This is it! All week I’ve been sharing my posts from the Facebook Love Your Spouse Challenge. I hope you’ve been encouraged and wanting to apply oneness to your marriage. It’s worth it. Not easy. Worth it.
LOVE YOUR SPOUSE CHALLENGE, DAY 7
Here we are. In a couple weeks we celebrate our 20th. There were people who questioned the age difference or the fact I was entering in a ready-made family. We went through infertility, miscarriage, parent deaths, job changes, near death of child and then the day-to-day.
We are not a perfect couple. In all honesty, this has been a tough year. We both changed our work situations. We had a child marry and a child graduate. We lost a beloved parent. Just one is what specialists suggest a couple go through in a year. Not all of them. We are both all or nothing personalities and we are both introverts. Affection is not natural for me, and he can be technical. We have different perspectives as parents, especially with medical issues. These truths are challenges.
But, God. We get each other’s jokes and laugh. The jokes we have are precious and goofy. We don’t get away a lot, so our hot tub dates are how we catch up on what’s going on, talk finances, schedule, etc…
We might get annoyed by failure to close cupboards or slurping, but if someone comes against one of us, we have each other’s back. If there’s a good action movie at the cheap theater, we’re all over it.
If you’re contemplating marriage or aren’t quite at year 20, realize those day 1 challenge pictures won’t look the same on day 7. You won’t be the same, either. I pray you are better, stronger, and more committed to oneness than you are right now. It is truly worth it.
Goodreads Giveaway…don’t miss out!
A year or so ago I remember reading a book by Dr. Phil’s wife, Robin. I feel bad because there is only one thing I remember about the book, even though I recall it being a good one.
Robin’s mom died relatively young, and she attributed it to the fact that her mom worked herself to death. Literally.
I got the impression she was a Martha type personality, the sister Jesus rebuked for trying to tattle on sister Mary, who wasn’t pulling her share of the workload. I can relate, although I’m much better than I used to be. I become so goal oriented I lose sight of everything else, including my family.
Last weekend the kids were with grandma for spring break. I spent every waking moment switching their bedrooms. Some furniture moved, all clothes, closets, decorations, toys, and more. It was time consuming and at times, backbreaking. I finished with 5 minutes to spare.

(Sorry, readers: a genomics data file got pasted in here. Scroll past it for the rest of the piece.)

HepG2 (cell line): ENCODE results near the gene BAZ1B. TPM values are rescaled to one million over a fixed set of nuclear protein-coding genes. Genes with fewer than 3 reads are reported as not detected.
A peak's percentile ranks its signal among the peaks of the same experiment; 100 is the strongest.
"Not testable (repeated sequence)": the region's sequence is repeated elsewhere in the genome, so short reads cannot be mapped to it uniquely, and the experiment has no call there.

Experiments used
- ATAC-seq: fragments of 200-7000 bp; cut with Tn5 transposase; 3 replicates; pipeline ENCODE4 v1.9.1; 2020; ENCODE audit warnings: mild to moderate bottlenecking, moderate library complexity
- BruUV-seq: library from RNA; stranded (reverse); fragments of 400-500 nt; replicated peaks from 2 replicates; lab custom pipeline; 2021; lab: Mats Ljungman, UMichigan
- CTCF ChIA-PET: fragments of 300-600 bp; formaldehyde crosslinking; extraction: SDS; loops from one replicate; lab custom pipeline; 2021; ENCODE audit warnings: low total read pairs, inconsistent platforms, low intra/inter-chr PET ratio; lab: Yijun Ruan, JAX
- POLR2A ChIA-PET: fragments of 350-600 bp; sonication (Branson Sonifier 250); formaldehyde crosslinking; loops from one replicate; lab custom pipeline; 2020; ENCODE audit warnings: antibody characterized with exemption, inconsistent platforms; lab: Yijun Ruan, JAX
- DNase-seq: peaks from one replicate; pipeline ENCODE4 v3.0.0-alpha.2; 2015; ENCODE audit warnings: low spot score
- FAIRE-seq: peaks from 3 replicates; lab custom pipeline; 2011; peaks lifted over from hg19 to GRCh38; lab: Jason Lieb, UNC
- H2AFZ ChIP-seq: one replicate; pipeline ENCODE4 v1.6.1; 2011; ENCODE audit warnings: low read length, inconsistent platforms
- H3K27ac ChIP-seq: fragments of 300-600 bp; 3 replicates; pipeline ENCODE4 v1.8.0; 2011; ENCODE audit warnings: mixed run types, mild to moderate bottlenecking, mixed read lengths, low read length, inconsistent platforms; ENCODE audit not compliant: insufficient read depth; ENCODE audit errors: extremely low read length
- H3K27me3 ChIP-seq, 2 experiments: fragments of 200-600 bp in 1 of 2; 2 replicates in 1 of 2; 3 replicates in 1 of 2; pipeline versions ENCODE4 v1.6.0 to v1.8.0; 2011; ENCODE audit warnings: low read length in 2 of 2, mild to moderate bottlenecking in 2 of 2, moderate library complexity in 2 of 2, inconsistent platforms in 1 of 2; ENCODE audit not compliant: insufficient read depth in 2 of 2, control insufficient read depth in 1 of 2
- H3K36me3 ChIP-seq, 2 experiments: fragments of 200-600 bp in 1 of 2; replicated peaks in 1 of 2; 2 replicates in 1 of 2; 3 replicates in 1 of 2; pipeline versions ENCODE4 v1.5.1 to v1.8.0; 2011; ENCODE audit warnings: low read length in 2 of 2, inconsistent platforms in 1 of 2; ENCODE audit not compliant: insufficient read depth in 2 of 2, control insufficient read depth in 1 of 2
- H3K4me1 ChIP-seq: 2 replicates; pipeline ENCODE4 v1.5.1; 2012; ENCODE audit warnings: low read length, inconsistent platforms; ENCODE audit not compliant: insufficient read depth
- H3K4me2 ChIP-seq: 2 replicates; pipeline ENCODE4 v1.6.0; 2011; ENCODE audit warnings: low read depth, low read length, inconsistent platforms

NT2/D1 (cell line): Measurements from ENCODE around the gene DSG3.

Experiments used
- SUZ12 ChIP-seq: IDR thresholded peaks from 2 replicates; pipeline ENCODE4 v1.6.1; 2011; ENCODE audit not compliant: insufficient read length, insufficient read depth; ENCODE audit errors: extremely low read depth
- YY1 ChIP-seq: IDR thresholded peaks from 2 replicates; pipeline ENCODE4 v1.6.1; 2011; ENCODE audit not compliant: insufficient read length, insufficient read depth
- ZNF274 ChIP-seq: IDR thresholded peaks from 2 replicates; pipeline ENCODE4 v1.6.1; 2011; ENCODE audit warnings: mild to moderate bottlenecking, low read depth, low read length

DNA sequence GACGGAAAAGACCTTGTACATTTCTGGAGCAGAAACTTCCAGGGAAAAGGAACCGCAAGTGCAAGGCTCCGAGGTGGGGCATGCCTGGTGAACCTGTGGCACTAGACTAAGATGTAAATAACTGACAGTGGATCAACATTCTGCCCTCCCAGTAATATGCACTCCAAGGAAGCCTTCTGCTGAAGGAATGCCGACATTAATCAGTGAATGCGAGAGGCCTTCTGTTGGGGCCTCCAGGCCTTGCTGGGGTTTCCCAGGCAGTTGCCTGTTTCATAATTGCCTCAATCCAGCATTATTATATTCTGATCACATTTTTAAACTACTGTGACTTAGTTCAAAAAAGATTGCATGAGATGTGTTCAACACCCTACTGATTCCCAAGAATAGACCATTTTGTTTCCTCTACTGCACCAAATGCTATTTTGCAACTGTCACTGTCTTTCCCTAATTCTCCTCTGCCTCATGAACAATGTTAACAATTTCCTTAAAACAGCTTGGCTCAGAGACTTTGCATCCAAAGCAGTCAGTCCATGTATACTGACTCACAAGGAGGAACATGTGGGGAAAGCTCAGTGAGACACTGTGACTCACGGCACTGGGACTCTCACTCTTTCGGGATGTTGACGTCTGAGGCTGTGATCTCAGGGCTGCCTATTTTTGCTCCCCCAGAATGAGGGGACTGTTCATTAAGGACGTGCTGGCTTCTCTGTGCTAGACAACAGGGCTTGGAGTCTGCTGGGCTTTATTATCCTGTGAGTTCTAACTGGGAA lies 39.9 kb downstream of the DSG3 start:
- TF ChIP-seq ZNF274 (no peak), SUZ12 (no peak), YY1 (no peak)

I spent hardly any time with my husband.
A week later, I’m still tired, sore, and just generally done.
I keep thinking about Robin’s mom. Was she offered a break? Could she feel her body stopping? Did she keep pushing through?
Because I can feel the limits. It scares me how fast the boundaries show up, saying I need to be done, and don’t dare try to push past.
I’ve been offered a break. I know ten years ago I would have refused, thinking the kids need me. That I’d be selfish to go. I don’t think I could have agreed to the break give years ago, or even three.
This year I’m going. I refuse to be selfish or play a martyr. I’m doing it in part for the kids and our future. I want to be around to enjoy them. As my husband said, he believes the rest will get my focus back. For him to see that tells me how exhausted I am. I don’t want to be like Robin’s mother. I learned a lesson from her story.
I realize not everyone has a chance to get away, my opportunity is thanks to a huge discount. But force yourself to take a break. Everyone must have a support system, tap into it and take a bubble bath. Go to a bookstore alone. Enough to regroup and recharge. Put the boundaries and your body back in place.
Because it’s a sad story that the rest comes–when it’s too late.
I hugged my dad and turned to the stove to fry myself some eggs. He’d just cleaned the entire kitchen. I mumbled apologetically, “I’m messin’ up your clean kitchen!”